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Tuesday, March 26, 2019

Hi there! I’ve been busy with little odds and ends for my San Franciscan. It’s amazing how quickly I got back into the joy of miniatures. During my absence from working on miniatures I still visited my favorite bloggers, but I really got the mini fever back by watching Julie Warren’s You Tube videos. I’m rolling now and having a blast!

Sometime ago I found an image of a window pie cooler posted by The Farm Chicks. I loved the idea and filed it in the “things I need to build” part of my brain.

Cool, huh? I love it and the staging possibilities are unlimited.

I’ve been focusing my time on the first floor staircase I designed for my San Franciscan and had some glue drying. So, I pulled out the kitchen window from my Houseworks window stash and jumped right in building my own window pie cooler. I found some molding for the outside frame, a bit more decorative than the photo since this is a Victorian. Then decided on 3/4” bass strip wood for the body and single shelf. I carefully measured the area inside the exterior frame of the window. This is a two window double hung unit. Because of this, the top, bottom, and shelf pieces needed to be notched to fit snuggly around the window framing.

Once the pieces were cut, I marked the shelf placement, and glued the side pieces together to form the box and set it to the side to dry. I use Gorilla glue on my life size building projects and my minis.  Next, I cut the miters for the frame that the screening would be glued to. I had ordered fine screening from Julie Warren’s Etsy shop along with the hand miter cutter she sells. I love it much better than my previous cutter. I glued the frame together, cleaned any excess glue, and put a small piece of low tack masking tape on each corner. My final glueing for the day was placing the shelf in position and placing 1/4 round molding strips under each side to add to the realistic aspect of shelf support. I also decided to add a bit of gingerbread to the upper inside corners of the frame. I ordered 1:24 scale Victorian corner brackets from Vintage Victorian Dollhouse Woodwork. The are perfect!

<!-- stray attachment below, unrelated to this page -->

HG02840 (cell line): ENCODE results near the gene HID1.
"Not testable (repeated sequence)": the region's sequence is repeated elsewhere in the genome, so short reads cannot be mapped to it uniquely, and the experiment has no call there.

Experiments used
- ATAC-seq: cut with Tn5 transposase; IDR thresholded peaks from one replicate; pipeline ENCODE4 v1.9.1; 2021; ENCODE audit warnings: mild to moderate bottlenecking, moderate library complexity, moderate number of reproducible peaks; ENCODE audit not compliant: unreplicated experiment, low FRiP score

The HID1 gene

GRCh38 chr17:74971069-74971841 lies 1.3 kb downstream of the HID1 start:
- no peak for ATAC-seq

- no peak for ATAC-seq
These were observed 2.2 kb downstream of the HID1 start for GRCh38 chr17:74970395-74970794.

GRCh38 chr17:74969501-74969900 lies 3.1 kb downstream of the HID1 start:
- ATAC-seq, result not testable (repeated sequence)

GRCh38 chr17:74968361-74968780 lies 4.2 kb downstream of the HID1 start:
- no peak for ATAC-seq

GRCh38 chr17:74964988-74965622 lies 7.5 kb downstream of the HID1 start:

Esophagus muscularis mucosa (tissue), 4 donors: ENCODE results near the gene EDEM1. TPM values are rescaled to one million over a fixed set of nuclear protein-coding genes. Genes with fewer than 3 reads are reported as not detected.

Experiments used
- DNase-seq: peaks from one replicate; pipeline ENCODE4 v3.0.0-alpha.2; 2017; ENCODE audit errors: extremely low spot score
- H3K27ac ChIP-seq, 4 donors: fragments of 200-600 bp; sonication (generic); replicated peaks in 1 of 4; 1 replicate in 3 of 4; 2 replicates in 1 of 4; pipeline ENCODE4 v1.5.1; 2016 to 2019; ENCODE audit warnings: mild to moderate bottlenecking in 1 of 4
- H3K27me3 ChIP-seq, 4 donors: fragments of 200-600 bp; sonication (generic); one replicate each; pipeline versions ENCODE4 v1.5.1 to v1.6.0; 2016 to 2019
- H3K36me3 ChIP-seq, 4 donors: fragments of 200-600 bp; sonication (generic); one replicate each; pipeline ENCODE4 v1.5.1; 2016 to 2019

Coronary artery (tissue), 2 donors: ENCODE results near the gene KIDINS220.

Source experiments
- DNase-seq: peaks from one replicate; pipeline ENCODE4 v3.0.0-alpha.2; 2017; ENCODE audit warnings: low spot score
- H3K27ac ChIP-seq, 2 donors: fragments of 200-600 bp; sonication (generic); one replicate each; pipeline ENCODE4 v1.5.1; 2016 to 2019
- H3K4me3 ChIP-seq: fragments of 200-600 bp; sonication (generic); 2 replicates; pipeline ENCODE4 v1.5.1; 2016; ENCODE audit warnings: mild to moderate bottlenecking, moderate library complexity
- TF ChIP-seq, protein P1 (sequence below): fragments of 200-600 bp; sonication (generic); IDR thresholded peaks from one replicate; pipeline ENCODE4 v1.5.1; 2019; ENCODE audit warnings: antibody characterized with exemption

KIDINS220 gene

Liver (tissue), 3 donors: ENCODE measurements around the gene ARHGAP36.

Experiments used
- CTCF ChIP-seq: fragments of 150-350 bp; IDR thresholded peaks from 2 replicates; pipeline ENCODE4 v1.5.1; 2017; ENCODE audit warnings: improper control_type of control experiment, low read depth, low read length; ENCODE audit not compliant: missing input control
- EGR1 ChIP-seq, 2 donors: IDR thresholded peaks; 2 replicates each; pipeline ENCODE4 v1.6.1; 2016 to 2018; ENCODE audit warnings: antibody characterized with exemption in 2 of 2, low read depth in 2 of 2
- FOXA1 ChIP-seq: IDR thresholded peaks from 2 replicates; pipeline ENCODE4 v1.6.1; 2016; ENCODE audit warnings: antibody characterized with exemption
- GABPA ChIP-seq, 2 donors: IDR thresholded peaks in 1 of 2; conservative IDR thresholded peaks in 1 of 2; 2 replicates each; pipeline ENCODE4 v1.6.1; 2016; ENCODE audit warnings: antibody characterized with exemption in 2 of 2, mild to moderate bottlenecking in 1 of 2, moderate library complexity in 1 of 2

The next time I visited my pie cooler, I sanded and painted all of the pieces. I used very thin coats of ivory craft paint. Once the pieces dried, I sanded them again with very fine sand paper and repainted.
When the paint had dried over night, I went over the painted sections with paper from a brown paper bag. I forget who I learned that from but it works great to give a really smooth finish.

Now to add the screening! I took Julie Warren’s advise and used Gorilla Super Glue, just running a fine line where the end of the screen would be attached. The screening was carefully placed and I actually didn’t glue my fingers to it! That dried overnight and the frame was finally able to be glued to the sides. I cut and glued 1/4 round molding to cover the raw edges of the screen, touched up paint, and woohoo!, I was finished. Aging and any other color changes will be completed when the pie cooler is installed and the rest of the exterior of my house is aged.

I couldn’t be happier with the results! Until the next time, take care.

Friday, March 22, 2019

My new adventure

Hello, my name is Karen. I have a confession. I am addicted to building things. Well, in reality, building things both real size and miniature, redesigning, remodeling, decorating, critiquing, power tools and multiple projects going on at the same time, which take a heck of a long time to get completed.

Take for example, my Dura Craft San Franciscan dollhouse. I've only had it for almost 29 years. Is it finished? Heck no. Now to be fair to myself, I had a three year old and a newborn when I received it as a Christmas gift. Regardless, I jumped right in! I had the walls and floors installed in now time and then the big glitch occurred. I found a miniature shop just a couple miles from my house. Oh no! You mean I could buy beautiful prebuilt windows and doors that were architecturally accurate? What about all of the wood moldings that were available? You mean to tell me there was wallpaper too? Holy cow! This was a previous interior design student's dream! But, the kicker was I could electrify it. Wowzers! I was in heaven.

Let the craziness begin. I bought a lot of new windows and doors. Unfortunately, the San Franciscan has a lot of windows. That was quite an expense. Of course, I had to buy a tape wire kit, and that was where all construction stopped. I chickened out. Got cold feet. Freaked. And so, my beautiful partially completed Victorian home spent years under stairs at one house, in my bedroom at the next, and finally in the attic of the home I live in now. Poor neglected baby.

Years and years later, my oldest son bought a home and moved out. Woohoo! Now I could have a craft room! I created the dream work area. Finally the special day arrived and my youngest son climbed up in our nasty attic and brought my baby down. Hello, beautiful! Oh, but wait, gee, those rooms are awfully small. The stairs look really dorky. Here it comes...remodel time. I took that poor house apart.

Documented proof that I had it partially completed. So, the story continues. Thanks for visiting! Karen